Babies have different sleep patterns. Some take long day naps while others only have quick naps. Some wake up frequently through the night while others may sleep through or wake up occasionally. Their sleep patterns can also change a lot in the first year. While each baby is different, it may help you to understand how babies' sleep cycles differ from those of adults and also what to expect at each stage.
Normal baby sleep versus adult sleep
Babies under 1 are naturally lighter sleepers compared with adults. They spend more of their sleeping time in 'active sleep' instead of 'quiet sleep'.
In active sleep, babies breathe shallowly and twitch their arms and legs. Their eyes flutter under their eyelids. Babies can be easily woken up from active sleep.
By comparison, adults and adolescents tend to have more quiet sleep, where they lie still and breathe deeply.
Everybody has a cycle, where their sleep varies from light to deep. Adults' sleep cycles are usually about 90 minutes. Babies' sleep cycles are usually about 40 minutes, so they tend to wake up more often.
All babies are different
Babies are little individuals so they are all different. The information below is a general guide and your baby might be different. Try not to spend too much time comparing how your baby sleeps with other babies. For advice or support at any time, call Pregnancy, Birth and Baby on 1800 882 436.
Birth to 3 months
- Newborns sleep on and off through the day and night.
- The total sleep varies between babies — it can be from around 8 to 18 hours a day.
- They tend to sleep only in short stretches because they need to be fed and changed regularly.
- Newborns generally sleep very lightly: they spend half of their sleeping time in active sleep.
- Also, a newborn has not learnt to sleep when it is dark. They usually start to learn this rhythm of day and night when they are about 6 weeks old. You can help your newborn to learn to sleep more at night by exposing them to light and playing with them during the day, and providing a dim and quiet environment at night.
Three to 6 months
- At this age, your baby might have 3 daytime naps of up to 2 hours each.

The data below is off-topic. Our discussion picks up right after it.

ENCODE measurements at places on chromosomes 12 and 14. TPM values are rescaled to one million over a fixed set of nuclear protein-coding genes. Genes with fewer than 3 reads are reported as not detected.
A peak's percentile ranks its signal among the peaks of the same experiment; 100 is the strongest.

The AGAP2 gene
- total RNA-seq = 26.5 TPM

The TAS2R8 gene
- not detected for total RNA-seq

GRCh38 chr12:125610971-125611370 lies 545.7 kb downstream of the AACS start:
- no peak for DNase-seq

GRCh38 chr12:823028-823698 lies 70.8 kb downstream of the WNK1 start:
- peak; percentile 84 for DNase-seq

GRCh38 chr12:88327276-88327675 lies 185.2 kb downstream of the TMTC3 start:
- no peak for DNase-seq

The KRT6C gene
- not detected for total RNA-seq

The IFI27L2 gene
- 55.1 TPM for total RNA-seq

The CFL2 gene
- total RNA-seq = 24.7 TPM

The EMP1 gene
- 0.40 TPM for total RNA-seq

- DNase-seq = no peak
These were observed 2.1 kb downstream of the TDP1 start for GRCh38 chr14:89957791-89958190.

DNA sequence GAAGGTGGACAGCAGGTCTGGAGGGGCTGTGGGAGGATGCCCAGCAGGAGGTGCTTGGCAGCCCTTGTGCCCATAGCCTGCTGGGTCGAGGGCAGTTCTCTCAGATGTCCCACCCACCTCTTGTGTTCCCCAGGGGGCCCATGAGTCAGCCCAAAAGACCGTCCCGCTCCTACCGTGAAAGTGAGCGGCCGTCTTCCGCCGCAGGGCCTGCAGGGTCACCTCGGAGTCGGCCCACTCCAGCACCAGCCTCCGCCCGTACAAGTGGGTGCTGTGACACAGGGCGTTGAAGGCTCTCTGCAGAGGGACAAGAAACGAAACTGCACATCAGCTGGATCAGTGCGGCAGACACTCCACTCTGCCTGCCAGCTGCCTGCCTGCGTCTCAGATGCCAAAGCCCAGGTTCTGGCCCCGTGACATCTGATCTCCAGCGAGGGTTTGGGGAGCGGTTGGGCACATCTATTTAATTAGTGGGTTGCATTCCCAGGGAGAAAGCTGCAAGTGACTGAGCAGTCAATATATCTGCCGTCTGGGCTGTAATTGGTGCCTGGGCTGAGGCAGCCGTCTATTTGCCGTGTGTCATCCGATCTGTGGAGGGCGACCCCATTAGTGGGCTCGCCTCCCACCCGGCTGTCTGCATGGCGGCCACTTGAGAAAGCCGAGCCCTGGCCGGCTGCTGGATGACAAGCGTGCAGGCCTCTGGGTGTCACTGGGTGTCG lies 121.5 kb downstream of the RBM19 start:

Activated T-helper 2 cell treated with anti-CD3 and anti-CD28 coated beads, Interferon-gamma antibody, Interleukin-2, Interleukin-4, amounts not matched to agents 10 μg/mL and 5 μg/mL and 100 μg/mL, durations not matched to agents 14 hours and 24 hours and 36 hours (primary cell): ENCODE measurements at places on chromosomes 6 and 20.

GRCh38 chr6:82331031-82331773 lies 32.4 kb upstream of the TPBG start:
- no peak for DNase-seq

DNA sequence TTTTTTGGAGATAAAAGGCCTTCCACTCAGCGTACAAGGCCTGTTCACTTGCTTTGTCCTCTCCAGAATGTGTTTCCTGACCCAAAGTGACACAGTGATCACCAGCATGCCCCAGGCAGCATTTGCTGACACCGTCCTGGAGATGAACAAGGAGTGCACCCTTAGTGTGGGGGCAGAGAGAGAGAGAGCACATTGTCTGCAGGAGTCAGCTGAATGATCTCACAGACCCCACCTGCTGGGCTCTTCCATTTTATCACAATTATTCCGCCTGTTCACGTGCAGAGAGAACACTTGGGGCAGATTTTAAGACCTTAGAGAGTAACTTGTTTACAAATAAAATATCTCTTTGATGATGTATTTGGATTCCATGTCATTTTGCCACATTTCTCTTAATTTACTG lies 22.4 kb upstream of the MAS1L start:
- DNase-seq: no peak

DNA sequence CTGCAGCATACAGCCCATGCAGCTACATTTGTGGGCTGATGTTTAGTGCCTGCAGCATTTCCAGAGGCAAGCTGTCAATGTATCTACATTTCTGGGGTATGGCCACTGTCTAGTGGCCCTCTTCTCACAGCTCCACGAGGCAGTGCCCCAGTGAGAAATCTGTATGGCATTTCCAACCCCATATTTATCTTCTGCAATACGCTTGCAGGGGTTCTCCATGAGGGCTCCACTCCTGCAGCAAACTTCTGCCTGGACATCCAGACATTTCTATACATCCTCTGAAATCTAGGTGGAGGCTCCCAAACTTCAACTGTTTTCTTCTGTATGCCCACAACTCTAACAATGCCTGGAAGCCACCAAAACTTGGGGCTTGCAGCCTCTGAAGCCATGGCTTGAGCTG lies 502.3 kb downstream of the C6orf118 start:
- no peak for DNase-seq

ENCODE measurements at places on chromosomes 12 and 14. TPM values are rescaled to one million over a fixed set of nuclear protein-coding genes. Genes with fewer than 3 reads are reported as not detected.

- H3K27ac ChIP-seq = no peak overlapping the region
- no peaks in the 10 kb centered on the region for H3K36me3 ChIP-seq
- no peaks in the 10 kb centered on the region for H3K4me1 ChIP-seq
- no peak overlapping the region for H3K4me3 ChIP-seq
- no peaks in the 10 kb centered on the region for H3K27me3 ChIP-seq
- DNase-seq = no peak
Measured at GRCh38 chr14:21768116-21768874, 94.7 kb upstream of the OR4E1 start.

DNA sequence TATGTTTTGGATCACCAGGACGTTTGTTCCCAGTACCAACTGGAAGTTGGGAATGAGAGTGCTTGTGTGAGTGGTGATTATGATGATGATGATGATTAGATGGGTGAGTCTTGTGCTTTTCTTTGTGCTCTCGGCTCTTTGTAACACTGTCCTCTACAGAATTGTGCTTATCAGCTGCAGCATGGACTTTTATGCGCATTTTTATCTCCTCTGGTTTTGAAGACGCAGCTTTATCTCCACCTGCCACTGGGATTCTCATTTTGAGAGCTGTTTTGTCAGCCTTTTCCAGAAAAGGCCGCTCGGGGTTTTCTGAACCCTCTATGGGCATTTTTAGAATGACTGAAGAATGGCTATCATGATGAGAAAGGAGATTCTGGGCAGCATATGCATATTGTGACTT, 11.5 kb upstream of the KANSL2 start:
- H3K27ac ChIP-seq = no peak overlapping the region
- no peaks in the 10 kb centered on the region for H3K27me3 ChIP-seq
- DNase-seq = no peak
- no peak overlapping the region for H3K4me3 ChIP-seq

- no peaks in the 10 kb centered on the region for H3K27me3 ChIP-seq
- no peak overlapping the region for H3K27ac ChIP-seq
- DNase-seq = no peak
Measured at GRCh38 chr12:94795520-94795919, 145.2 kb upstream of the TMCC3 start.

- Most will sleep 14 to 15 hours of sleep in total a day, with some babies sleeping up to 8 hours at night.
- The amount of active sleep starts to reduce and they begin to enter quiet sleep at the beginning of their sleep cycles.
- They still tend to wake up at least once during the night.
Six to 12 months
- From about 6 months old, your baby's sleep patterns are more like yours.
- At this age, babies sleep an average of about 13 hours in total a day. They tend to sleep the longest period at night, averaging about 11 hours.
- Your baby will start dropping their number of daytime naps to about 2. Their naps are usually about 1 to 2 hours.
- In general, babies may wake up less frequently during the night because they do not need to be fed as often.
- Most babies will wake only once during the night and need settling back to sleep. Some will still wake up more often.
- At this age, babies may start to worry about being away from their parent or carer. This may make it longer for babies to fall asleep and may temporarily increase night wakings.
- Regular daytime and bedtime routines may help your baby to fall and stay asleep.
After 12 months
- From 12 months old, babies tend to sleep better. As they approach their first birthday, babies tend to sleep longer, wake up less often, take a nap once or twice during the day and sleep more at night. By the time they turn 1 year old, babies are likely to be sleeping 8 to 12 hours a night, waking only once or twice in that time.
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Last reviewed: January 2021